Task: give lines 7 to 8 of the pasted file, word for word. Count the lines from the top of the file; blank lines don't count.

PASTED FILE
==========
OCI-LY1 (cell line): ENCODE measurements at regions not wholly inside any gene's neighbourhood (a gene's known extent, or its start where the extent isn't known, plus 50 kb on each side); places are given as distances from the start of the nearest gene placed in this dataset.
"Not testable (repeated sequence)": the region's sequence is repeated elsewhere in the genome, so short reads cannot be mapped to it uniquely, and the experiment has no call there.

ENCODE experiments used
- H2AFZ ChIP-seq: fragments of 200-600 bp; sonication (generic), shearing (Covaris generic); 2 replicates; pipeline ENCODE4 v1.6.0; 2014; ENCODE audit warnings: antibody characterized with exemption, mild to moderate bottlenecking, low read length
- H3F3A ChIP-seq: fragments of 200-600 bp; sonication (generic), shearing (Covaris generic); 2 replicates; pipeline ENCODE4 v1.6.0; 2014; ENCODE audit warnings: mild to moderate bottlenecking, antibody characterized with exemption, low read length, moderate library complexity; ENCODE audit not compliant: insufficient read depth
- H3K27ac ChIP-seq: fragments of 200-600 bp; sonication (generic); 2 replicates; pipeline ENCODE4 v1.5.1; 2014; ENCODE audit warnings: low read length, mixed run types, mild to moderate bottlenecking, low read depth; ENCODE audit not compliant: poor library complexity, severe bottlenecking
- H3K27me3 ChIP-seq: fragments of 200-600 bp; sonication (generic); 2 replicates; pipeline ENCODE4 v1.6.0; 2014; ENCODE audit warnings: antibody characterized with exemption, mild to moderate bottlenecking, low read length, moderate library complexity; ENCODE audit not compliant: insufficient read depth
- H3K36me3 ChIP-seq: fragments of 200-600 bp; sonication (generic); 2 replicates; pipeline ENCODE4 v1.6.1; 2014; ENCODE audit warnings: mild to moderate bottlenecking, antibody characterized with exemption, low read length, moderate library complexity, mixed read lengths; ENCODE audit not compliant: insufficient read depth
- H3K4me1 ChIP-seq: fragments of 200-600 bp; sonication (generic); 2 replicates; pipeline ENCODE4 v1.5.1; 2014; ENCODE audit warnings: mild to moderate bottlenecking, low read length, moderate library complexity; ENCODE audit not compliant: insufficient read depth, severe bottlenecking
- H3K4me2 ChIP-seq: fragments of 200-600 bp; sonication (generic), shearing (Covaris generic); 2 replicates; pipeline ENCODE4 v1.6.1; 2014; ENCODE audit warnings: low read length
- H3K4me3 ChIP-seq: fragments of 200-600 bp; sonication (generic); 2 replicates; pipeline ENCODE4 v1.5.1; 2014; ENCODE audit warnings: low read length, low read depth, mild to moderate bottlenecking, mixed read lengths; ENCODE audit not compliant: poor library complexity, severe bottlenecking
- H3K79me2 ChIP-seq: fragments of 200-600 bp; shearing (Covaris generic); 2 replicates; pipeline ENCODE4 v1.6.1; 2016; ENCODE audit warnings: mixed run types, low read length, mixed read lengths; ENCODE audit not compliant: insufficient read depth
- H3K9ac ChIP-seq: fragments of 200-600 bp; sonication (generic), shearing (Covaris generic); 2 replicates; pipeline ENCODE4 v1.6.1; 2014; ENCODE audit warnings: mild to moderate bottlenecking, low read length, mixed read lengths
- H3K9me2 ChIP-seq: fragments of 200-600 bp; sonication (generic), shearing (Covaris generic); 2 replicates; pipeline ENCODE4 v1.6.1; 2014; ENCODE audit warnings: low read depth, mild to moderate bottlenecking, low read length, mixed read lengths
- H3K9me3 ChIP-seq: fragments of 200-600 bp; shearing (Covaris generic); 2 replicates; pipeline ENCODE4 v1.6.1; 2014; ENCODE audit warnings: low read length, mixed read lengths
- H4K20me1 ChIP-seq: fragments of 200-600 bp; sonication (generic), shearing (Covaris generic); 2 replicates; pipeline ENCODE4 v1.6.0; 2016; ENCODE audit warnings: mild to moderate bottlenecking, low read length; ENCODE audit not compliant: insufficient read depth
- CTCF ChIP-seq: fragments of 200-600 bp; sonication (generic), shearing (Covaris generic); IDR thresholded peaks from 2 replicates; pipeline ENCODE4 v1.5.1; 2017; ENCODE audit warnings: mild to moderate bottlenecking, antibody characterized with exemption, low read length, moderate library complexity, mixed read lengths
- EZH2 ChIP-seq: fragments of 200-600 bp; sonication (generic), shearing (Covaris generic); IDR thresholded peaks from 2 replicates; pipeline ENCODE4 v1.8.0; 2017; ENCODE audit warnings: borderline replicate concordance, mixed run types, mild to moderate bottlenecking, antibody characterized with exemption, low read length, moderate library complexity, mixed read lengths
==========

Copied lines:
- H3K27me3 ChIP-seq: fragments of 200-600 bp; sonication (generic); 2 replicates; pipeline ENCODE4 v1.6.0; 2014; ENCODE audit warnings: antibody characterized with exemption, mild to moderate bottlenecking, low read length, moderate library complexity; ENCODE audit not compliant: insufficient read depth
- H3K36me3 ChIP-seq: fragments of 200-600 bp; sonication (generic); 2 replicates; pipeline ENCODE4 v1.6.1; 2014; ENCODE audit warnings: mild to moderate bottlenecking, antibody characterized with exemption, low read length, moderate library complexity, mixed read lengths; ENCODE audit not compliant: insufficient read depth